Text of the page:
You can also hear the whole session from Kendall here. And for more information about storytelling training and coaching you can email me.

*Thanks @CatherineRaynor

Dec
30

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32 things I have learnt this year

what I learnt2013 is almost over. Now is the time for quiet reflection on our achievements, beating ourselves up about the things we didn’t do and planning what we must achieve in 2014.

I’ve learnt a lot this year. Below is my list in no particular order.

  1. To be more thick-skinned. You can’t be all things to all people. Not everyone has to like you. If people don’t like you – its their problem.
  2. When people say they will ‘try’ to do something it really means that they can’t be bothered to do something. (Yoda was right – ‘Do. Or not do. There is no try’)
  3. Olives taste horrible. I keep checking. I have relearnt this again this year.
  4. Some people just drain your energy. Avoid them and spend time with people who give you energy (and you give energy to – in a positive energy exchange – yay).
  5. Hobbits are 3ft tall.
  6. I really can’t sing at all. And I really enjoy it so I’m going to keep doing it anyway.
  7. What people say and what people mean can be two different things. If a British person tells you that your idea is interesting they really mean that they think you are crazy.
  8. Sometimes we make bad decisions based on emotion. This is normal. We all do it. It’s just life. Just work to put the bad decision right.
  9. Given the opportunity always buy a stranger a gin and tonic.
  10. It’s easier to get from North London to Paddington by going to Ladbroke Grove and then walking. Its only 5 minutes walk. Who knew?!
  11. Never buy cheap porridge oats – it’s a false economy. I had to relearn this one too.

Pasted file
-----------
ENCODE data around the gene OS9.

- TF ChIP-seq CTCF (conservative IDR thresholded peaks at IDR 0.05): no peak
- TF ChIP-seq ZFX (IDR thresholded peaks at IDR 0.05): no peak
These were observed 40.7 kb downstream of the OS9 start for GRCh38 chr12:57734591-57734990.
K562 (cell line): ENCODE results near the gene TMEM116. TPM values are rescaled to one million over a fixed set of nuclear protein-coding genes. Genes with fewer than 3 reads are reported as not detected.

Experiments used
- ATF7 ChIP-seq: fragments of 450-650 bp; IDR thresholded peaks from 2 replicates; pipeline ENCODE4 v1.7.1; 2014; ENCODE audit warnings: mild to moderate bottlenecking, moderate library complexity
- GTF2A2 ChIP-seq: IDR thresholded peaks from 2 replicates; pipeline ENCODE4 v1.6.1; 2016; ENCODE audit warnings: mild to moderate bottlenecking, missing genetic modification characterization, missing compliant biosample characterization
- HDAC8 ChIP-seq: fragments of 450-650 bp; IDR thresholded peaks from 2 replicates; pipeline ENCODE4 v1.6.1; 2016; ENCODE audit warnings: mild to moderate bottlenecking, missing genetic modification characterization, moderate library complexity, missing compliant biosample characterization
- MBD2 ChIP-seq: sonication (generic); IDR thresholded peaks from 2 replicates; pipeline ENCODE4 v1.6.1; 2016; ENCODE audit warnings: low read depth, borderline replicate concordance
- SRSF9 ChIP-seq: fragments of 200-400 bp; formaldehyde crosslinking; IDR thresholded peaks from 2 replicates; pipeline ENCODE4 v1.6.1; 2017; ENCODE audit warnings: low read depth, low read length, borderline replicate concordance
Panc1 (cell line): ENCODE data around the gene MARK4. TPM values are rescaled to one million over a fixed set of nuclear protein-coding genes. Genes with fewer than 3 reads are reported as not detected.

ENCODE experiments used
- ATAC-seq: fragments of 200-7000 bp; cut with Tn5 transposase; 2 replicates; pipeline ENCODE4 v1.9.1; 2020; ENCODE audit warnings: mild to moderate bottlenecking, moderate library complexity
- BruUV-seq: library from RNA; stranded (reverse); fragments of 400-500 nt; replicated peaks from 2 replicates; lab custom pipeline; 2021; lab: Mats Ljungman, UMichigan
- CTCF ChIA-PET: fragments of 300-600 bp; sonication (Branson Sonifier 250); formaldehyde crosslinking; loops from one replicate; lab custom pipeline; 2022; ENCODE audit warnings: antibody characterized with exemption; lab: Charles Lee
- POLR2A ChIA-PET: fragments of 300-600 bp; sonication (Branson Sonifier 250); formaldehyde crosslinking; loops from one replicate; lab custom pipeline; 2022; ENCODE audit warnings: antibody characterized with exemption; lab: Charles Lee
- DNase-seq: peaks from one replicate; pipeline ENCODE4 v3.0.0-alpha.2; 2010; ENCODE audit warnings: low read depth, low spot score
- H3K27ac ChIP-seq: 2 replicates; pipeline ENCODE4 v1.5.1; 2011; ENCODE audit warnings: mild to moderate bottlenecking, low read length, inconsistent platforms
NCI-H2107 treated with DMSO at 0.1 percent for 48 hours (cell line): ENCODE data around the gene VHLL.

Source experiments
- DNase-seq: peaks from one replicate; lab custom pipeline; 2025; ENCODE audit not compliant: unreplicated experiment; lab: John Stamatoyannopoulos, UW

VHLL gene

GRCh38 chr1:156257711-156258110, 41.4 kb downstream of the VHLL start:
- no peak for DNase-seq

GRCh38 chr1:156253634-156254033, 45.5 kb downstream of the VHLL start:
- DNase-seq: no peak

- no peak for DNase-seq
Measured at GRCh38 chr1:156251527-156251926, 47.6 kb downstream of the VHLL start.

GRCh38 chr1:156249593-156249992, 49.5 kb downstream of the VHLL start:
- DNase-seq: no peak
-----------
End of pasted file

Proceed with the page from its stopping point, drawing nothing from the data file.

12. A way of making decisions is using the 10/10/10 rule.  It helps us to think about how we feel about our decision 10 minutes from now, 10 months from now and 10 years from now.  It helps get perspective. I’ve used this a lot and its good.
  13. Worry about the things you can change and accept the things you can’t. I worried about turning 40 for ages. It was pointless. And it turns out that being 40 is fine.
  14. How to make cheese.  And that it’s not that straightforward to buy ash for the cheese on the internet because the internet thinks you might use it to make bombs – not cheese.
  15. The things that scare you most are the things that you should absolutely do.
  16. To appreciate whisky. In fact I love the stuff now.
  17. People and situations are not always what they seem.  And that’s ok.
  18. Awesome people find each other. If you are reading this you will know who you are.
  19. The kindness and compassion of strangers can be incredible. Be that kind stranger.
  20. Always wear waterproof mascara (or no make up) on a long haul flight. You will cry at films – and unless you are Alice Cooper – the Alice Cooper look is bad.
  21. The night buses in Argentina are fantastic. Who knew?
  22. Don’t compare yourself to other people. Just work really hard at being the best you that you can be.
  23. More people are making it up as they go along than you could possibly imagine. And that’s OK.
  24. Eating dinner in the dark is a learning experience. It’s harder and also funnier than you think and teaches you a lot more about human beings than just eating.
  25. If you travel on public transport, it will break at least half the time and you will get no refund or apology.
  26. Collaboration is good. It is not the same as decision by committee, which generally is very bad.
  27. I know the difference between rat poo and mouse poo (I could happily have gone through this year/my whole life without learning this).
  28. To construct sentences that do not need apostrophes because I am so bad at using apostrophes correctly.
  29. I know how to roast a turkey. I am actually now #princessofpoultry.
  30. Asking for forgiveness is normally better than asking permission. And it’s scary to do. (see point 15)
  31. Better to aim too high and miss the target than aim for something incremental and uninspiring and achieve it.
  32. A Snickers Duo bar is 8 and a half inches long.

If you are not learning – then what’s the point? What have you learnt this year that you would like to share?

See you in 2014.